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Humboldt crash survivor heard a scream, saw the truck and everything went black

Last Updated Apr 9, 2018 at 1:27 pm MST

He heard the bus driver scream, saw the truck and then everything went black.

That’s what Ryan Straschnitzki, who plays defence for the Humboldt Broncos, remembers of the tragic bus crash that killed 15 people in a small Saskatchewan town.

“I just remember sitting there on my phone and all of a sudden our bus driver screamed ‘woah!’ and a semi-truck pulled up in front of us,” he told KiSS 92.5’s Roz and Mocha from his hospital bed in Saskatoon.

“After that I just blacked out and a couple minutes later I woke up. (I) ended up outside the bus, staring directly at the bus. Saw a couple teammates lying in front of me … It was a terrible experience.”

It’s a tragedy that’s rocked a small town and drawn condolences from across the province, the country and even the world.

In the hours after the crash, NHL players and teams began tweeting messages of condolences to the Humboldt Broncos and all those affected by the crash. That support quickly expanded to other professional sports figures, politicians and even the Queen of England.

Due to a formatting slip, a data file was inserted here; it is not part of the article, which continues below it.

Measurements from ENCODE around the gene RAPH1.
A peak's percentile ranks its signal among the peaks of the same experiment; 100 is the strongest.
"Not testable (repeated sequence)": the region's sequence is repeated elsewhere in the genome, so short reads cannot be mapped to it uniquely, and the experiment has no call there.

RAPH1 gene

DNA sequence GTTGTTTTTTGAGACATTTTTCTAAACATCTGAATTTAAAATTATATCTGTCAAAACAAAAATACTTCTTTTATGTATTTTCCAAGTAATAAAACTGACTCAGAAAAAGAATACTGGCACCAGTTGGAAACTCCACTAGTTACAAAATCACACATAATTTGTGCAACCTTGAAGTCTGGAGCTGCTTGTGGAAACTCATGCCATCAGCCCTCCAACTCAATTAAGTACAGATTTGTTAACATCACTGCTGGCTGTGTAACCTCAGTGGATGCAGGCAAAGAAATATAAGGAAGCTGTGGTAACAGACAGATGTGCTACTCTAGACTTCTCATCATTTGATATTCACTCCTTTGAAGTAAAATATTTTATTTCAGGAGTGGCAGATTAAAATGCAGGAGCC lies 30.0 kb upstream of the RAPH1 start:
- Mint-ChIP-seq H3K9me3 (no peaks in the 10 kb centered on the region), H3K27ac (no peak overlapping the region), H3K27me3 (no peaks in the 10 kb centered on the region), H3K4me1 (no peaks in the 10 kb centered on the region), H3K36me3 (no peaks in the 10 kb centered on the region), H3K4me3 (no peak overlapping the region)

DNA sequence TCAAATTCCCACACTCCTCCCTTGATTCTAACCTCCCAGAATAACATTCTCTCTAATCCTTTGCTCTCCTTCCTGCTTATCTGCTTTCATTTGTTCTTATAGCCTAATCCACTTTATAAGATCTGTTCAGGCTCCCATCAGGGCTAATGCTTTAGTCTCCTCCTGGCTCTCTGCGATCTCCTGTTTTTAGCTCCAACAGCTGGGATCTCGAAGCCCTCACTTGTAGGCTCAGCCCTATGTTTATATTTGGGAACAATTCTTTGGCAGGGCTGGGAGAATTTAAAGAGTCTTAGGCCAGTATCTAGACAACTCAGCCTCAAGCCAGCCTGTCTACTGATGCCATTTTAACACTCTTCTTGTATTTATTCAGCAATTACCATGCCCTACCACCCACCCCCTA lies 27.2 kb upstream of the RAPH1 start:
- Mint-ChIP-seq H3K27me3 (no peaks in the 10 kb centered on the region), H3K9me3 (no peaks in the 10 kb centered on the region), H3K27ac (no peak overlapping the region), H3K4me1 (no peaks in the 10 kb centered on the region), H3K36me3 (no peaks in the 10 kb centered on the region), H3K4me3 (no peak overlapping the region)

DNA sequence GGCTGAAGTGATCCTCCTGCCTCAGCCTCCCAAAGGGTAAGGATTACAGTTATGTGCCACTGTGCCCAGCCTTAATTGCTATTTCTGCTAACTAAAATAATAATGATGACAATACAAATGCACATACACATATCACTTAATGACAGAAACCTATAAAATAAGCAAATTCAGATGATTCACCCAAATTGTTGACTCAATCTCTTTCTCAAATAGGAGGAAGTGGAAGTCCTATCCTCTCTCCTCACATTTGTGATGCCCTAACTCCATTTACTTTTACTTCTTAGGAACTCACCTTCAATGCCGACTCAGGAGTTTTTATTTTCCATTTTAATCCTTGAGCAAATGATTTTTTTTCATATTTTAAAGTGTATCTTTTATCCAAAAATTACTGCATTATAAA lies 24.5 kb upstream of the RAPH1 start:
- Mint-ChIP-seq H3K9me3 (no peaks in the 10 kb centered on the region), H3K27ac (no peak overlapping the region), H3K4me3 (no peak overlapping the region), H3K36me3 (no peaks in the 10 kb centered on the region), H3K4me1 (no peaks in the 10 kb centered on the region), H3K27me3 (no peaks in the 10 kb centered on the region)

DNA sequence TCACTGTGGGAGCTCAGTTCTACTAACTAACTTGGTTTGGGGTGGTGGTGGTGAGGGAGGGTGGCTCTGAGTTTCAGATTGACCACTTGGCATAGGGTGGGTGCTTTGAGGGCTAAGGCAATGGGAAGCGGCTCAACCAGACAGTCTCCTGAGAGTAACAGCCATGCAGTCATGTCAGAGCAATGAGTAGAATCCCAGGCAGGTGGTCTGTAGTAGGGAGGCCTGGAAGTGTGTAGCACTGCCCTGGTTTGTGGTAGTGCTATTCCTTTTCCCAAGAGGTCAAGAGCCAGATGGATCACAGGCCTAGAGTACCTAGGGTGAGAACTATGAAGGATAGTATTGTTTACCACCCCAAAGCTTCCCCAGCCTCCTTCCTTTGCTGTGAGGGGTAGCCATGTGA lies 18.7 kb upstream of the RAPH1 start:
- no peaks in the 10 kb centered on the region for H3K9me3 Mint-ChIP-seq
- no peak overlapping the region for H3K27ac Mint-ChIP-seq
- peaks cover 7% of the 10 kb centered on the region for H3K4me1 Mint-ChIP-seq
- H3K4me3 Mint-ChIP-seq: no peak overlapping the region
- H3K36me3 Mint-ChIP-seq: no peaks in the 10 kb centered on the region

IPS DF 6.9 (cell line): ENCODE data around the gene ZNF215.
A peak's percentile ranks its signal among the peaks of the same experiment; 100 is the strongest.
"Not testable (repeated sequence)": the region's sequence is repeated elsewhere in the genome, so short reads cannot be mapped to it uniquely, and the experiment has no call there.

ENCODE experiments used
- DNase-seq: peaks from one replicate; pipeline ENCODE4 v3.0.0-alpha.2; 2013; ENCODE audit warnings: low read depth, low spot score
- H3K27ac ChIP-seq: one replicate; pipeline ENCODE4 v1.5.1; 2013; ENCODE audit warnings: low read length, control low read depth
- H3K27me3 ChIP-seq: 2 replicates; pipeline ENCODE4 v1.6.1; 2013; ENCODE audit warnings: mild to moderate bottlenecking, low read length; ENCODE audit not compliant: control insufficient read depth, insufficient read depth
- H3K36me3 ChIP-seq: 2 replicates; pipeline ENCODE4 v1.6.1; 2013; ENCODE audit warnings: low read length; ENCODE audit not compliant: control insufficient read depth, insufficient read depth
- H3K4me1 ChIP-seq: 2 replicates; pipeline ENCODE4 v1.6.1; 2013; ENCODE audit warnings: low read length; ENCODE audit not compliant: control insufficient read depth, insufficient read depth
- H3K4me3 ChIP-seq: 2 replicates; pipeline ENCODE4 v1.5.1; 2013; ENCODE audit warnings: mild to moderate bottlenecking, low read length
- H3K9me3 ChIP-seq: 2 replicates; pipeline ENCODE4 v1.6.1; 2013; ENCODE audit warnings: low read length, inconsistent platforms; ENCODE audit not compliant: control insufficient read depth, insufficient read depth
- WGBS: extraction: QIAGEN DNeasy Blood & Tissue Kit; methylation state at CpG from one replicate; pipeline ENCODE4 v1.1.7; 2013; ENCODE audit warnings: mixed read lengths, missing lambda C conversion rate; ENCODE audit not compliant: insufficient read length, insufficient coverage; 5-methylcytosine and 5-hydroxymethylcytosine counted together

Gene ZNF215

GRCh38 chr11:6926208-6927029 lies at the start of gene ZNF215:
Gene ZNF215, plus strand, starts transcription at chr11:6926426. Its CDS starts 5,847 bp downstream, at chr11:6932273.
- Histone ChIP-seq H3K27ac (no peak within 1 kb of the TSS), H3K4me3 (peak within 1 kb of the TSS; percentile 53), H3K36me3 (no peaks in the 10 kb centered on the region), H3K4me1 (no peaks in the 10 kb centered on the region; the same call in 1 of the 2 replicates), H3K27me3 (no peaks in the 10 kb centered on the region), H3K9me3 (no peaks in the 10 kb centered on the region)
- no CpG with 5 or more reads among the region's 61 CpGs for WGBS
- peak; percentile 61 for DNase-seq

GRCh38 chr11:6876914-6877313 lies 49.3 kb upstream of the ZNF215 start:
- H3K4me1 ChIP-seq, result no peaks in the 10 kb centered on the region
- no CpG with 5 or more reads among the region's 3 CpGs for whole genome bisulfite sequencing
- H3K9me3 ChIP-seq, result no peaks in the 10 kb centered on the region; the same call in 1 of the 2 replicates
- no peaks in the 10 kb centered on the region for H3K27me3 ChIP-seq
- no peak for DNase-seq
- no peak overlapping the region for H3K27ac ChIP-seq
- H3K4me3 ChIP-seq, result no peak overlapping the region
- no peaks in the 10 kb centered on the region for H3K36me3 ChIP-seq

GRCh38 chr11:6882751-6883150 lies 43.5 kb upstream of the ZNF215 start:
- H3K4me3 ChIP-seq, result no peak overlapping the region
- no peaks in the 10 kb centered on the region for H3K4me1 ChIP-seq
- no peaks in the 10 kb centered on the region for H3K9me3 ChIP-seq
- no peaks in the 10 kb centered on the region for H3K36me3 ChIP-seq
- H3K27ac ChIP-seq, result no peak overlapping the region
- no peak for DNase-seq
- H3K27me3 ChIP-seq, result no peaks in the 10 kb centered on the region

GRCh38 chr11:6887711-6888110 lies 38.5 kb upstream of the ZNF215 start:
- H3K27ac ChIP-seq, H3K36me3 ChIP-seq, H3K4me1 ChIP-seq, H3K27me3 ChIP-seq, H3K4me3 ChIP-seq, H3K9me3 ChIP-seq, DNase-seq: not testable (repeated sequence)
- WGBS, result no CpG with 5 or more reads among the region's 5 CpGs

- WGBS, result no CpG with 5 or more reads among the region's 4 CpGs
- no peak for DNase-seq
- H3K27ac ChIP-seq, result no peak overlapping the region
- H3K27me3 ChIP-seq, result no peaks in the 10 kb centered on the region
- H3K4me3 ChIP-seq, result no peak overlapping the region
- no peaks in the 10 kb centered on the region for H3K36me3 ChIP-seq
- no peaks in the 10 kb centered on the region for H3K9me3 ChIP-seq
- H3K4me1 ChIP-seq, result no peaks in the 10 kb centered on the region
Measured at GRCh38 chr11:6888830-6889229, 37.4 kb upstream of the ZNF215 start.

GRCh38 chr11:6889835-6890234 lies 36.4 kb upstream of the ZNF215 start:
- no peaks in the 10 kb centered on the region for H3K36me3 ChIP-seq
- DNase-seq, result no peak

But Straschnitzki said he didn’t know much about all that.

“I mean, it got pretty big up here in Canada. We got Don Cherry visited. Trudeau visited, but that’s about it,” he explained.

It wasn’t until he got a new phone that he saw just how far the news had spread.

“I ended up getting a new phone and it was just buzzing with messages. I saw all the tweets. It’s pretty extraordinary what’s going on,” he said.

When emergency crews arrived on scene Straschnitzki was rushed to hospital with several broken bones, internal bleeding to the head and a broken T2 and T3 spinal cord.

Straschnitzki said physically he’s getting better every day but the reality is that he’s still processing everything that’s happened over the last few days and losing so many teammates.

“It’s all still building up. It’s still going to be a long rollercoaster of emotions,” he said.

“We’re really close. Probably one of the closest teams I’ve been on. We weren’t afraid to talk to anyone about anything. We never gave up. We were resilient, persistent, humble.”

Thousands of people gathered together in Humboldt on Sunday to remember those killed in the crash.

People laid flowers in a circle around centre ice in the rink as family and friends of players listened to prayers and hymns.

Pictures of the dead and injured were placed on stands at one end of the arena.

The cause of the crash is still under investigation.

Listen to the complete interview below: